Anthony Hopkins as Burt Munro, “The World’s Fastest Indian” A Great Old Guy to rival Walter Huston (“Treasure of the Sierra Madre”) and Richard Farnsworth (“The Straight Story”), Hopkins’ motorcycle man gives us a new vision: biker stud as gutsy codger.

    Nicole Kidman as Diane Arbus, “Fur: An Imaginary Portrait of Diane Arbus” As the layered core of a gorgeous, erotically charged film, Kidman turns fragility to strength and finds her muse along with Arbus’.

    Helen Mirren as Elizabeth II, “The Queen” With subtlety, wit and a touch of English pathos, Mirren re-crowns Liz by showing the sensitive person behind the chilled doily manner. Even a little dullness works.

    Forest Whitaker as Gen. Idi Amin Dada, “The Last King of Scotland” The big actor fills a huge role as clown/creep Amin, a dictator who terrified as if by divine right. And yet, with bizarre showmanship.


    Some 2006 documentaries shot away complacency with robust advocacy or condemnation. No, “Borat” was not a documentary. Most of “World Trade Center” only seemed like one. Five very real ones:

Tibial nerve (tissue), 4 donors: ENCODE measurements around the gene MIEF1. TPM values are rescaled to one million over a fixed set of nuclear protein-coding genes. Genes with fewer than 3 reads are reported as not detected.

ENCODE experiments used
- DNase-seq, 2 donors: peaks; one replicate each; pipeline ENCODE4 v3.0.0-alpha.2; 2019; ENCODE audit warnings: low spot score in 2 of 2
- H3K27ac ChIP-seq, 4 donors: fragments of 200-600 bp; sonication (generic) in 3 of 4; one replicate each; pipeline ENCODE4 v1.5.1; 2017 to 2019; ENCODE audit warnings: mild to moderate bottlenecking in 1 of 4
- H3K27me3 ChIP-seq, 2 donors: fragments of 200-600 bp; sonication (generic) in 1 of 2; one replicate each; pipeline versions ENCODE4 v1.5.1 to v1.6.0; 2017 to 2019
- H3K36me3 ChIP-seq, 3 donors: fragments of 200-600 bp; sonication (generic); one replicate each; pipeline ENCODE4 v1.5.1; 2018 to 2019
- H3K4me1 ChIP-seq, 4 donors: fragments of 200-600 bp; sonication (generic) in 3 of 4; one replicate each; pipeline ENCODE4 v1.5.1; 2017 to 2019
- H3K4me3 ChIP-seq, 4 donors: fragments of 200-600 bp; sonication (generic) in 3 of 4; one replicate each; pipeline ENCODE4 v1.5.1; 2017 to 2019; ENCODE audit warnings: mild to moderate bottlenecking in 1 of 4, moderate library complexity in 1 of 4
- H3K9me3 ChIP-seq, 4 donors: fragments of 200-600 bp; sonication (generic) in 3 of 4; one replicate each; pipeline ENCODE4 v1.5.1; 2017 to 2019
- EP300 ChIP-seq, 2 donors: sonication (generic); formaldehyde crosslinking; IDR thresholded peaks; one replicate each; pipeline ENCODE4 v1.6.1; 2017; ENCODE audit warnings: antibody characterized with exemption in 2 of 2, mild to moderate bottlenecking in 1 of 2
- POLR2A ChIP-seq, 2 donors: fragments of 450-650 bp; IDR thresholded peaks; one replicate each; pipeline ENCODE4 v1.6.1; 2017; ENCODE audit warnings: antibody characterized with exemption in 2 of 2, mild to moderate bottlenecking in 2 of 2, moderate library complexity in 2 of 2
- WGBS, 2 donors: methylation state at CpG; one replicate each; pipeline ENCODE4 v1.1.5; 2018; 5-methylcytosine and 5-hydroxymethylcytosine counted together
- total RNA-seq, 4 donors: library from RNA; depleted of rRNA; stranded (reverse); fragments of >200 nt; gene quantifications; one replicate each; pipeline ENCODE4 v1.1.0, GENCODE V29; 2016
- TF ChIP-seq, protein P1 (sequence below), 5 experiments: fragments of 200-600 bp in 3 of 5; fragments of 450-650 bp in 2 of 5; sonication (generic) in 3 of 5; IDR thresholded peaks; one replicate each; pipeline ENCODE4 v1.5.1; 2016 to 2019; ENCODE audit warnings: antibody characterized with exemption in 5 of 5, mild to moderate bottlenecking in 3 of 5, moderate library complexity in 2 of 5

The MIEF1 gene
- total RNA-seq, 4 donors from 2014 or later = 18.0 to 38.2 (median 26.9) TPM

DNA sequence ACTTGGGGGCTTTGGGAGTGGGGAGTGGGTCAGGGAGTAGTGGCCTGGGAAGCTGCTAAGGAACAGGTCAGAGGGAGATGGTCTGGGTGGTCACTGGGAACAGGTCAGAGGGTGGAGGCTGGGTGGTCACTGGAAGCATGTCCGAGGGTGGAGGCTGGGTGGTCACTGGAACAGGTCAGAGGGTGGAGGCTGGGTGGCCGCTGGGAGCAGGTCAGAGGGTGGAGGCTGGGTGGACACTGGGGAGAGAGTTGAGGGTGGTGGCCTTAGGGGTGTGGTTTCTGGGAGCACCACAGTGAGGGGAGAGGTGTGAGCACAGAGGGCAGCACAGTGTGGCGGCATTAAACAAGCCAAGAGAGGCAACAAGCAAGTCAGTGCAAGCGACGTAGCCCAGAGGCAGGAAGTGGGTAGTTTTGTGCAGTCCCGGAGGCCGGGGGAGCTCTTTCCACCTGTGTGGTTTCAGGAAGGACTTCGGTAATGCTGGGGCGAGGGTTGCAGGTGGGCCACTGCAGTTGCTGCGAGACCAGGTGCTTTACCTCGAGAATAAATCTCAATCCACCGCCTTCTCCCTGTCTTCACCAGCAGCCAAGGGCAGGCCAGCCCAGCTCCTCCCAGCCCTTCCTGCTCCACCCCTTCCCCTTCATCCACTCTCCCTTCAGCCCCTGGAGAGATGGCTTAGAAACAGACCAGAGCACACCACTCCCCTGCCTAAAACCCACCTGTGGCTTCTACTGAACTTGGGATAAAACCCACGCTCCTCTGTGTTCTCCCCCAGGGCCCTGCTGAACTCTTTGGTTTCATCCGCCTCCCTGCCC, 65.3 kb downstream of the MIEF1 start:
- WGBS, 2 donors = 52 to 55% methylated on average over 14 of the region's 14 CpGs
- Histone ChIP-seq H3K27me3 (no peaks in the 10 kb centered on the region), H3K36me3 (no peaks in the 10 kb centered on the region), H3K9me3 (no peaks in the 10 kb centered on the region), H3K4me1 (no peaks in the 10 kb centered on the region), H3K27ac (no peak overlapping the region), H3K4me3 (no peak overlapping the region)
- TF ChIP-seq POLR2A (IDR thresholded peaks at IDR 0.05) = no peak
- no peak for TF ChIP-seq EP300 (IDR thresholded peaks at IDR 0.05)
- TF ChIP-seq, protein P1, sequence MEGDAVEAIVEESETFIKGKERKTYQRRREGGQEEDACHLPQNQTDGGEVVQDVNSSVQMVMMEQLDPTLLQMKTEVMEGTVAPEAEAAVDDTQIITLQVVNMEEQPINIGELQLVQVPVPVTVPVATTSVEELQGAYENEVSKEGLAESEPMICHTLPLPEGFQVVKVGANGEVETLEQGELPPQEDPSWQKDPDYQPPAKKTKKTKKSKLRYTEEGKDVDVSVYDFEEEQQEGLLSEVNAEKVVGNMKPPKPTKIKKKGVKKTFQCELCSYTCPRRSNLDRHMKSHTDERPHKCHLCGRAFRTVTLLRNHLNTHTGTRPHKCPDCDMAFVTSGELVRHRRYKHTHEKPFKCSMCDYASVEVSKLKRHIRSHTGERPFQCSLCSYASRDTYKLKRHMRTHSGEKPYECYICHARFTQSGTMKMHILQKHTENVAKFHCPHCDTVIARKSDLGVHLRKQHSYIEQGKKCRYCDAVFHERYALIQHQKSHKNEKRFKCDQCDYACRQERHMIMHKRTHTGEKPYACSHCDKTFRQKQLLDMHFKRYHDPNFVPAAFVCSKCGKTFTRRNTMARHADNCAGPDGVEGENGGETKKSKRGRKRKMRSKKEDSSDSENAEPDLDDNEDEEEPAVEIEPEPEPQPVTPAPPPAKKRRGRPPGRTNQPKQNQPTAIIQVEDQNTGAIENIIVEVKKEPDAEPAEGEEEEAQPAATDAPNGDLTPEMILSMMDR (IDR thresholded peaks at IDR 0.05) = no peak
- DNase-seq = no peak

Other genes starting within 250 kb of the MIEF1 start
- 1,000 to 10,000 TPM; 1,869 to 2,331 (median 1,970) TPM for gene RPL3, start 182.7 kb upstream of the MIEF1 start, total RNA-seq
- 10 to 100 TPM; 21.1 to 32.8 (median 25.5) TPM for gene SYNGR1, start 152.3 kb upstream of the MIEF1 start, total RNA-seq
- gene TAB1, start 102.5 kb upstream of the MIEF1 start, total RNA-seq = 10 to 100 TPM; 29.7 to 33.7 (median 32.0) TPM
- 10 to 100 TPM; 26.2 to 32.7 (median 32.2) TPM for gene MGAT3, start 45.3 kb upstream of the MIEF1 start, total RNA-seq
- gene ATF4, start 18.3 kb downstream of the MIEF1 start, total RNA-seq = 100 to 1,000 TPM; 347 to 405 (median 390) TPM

“An Inconvenient Truth” The remarkably charming Al Gore heats up the hard news on global warming, lucidly. Denied the presidency, Al should become U.N. secretary general with special powers for de-warming.

    “Deliver Us From Evil” The stunning spiritual biopsy of a pedophilic priest who smarmed into homes and destroyed lives. The extra shock is how far he was protected by the church hierarchy.

    “Leonard Cohen I’m Your Man” Warmly intimate but not a schmooze or snooze, Lian Lunson’s tribute to the sad-souled Canadian bard of love and loss rivals any of his best albums.

    “Shut Up & Sing” The doc by Barbara Kopple and Cecilia Peck stands up and cheers for the embattled Dixie Chicks, gals who paid a price for free speech but did not choke, musically or politically.